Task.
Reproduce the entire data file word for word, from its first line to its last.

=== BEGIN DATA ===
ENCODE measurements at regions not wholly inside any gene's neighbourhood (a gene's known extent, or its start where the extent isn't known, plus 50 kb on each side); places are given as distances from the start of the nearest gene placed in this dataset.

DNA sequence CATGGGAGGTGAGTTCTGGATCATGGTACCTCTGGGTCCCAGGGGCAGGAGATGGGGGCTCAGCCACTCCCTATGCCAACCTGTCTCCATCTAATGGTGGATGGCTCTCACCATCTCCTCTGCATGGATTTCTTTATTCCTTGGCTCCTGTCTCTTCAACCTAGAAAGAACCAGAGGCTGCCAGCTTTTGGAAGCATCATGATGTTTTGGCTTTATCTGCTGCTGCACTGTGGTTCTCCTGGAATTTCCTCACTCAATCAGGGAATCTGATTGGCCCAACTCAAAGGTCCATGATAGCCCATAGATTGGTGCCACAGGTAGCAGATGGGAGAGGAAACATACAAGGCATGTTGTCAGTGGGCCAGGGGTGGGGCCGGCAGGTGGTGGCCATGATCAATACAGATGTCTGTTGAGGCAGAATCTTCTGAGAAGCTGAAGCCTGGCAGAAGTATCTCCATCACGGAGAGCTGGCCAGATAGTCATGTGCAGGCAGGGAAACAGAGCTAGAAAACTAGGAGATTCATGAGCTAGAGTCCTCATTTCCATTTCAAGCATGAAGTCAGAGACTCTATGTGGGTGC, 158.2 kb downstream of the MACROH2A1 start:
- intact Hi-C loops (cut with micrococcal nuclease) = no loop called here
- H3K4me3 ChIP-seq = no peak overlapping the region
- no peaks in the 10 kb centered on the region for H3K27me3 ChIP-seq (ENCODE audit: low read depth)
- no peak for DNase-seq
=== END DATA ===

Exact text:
ENCODE measurements at regions not wholly inside any gene's neighbourhood (a gene's known extent, or its start where the extent isn't known, plus 50 kb on each side); places are given as distances from the start of the nearest gene placed in this dataset.

DNA sequence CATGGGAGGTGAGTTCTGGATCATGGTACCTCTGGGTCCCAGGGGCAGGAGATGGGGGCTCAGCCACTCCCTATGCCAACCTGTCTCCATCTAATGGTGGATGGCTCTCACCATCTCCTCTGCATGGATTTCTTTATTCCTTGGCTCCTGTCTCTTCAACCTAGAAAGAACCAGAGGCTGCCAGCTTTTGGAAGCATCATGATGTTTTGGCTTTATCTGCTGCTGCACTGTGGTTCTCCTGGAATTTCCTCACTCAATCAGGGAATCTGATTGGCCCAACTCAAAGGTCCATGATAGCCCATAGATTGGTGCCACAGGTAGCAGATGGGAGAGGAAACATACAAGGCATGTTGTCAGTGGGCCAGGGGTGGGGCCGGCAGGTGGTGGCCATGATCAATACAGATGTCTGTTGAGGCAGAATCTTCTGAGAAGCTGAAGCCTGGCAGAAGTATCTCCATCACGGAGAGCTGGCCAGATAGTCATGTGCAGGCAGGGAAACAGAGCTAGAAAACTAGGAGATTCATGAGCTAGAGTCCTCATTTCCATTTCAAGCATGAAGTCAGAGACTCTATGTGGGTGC, 158.2 kb downstream of the MACROH2A1 start:
- intact Hi-C loops (cut with micrococcal nuclease) = no loop called here
- H3K4me3 ChIP-seq = no peak overlapping the region
- no peaks in the 10 kb centered on the region for H3K27me3 ChIP-seq (ENCODE audit: low read depth)
- no peak for DNase-seq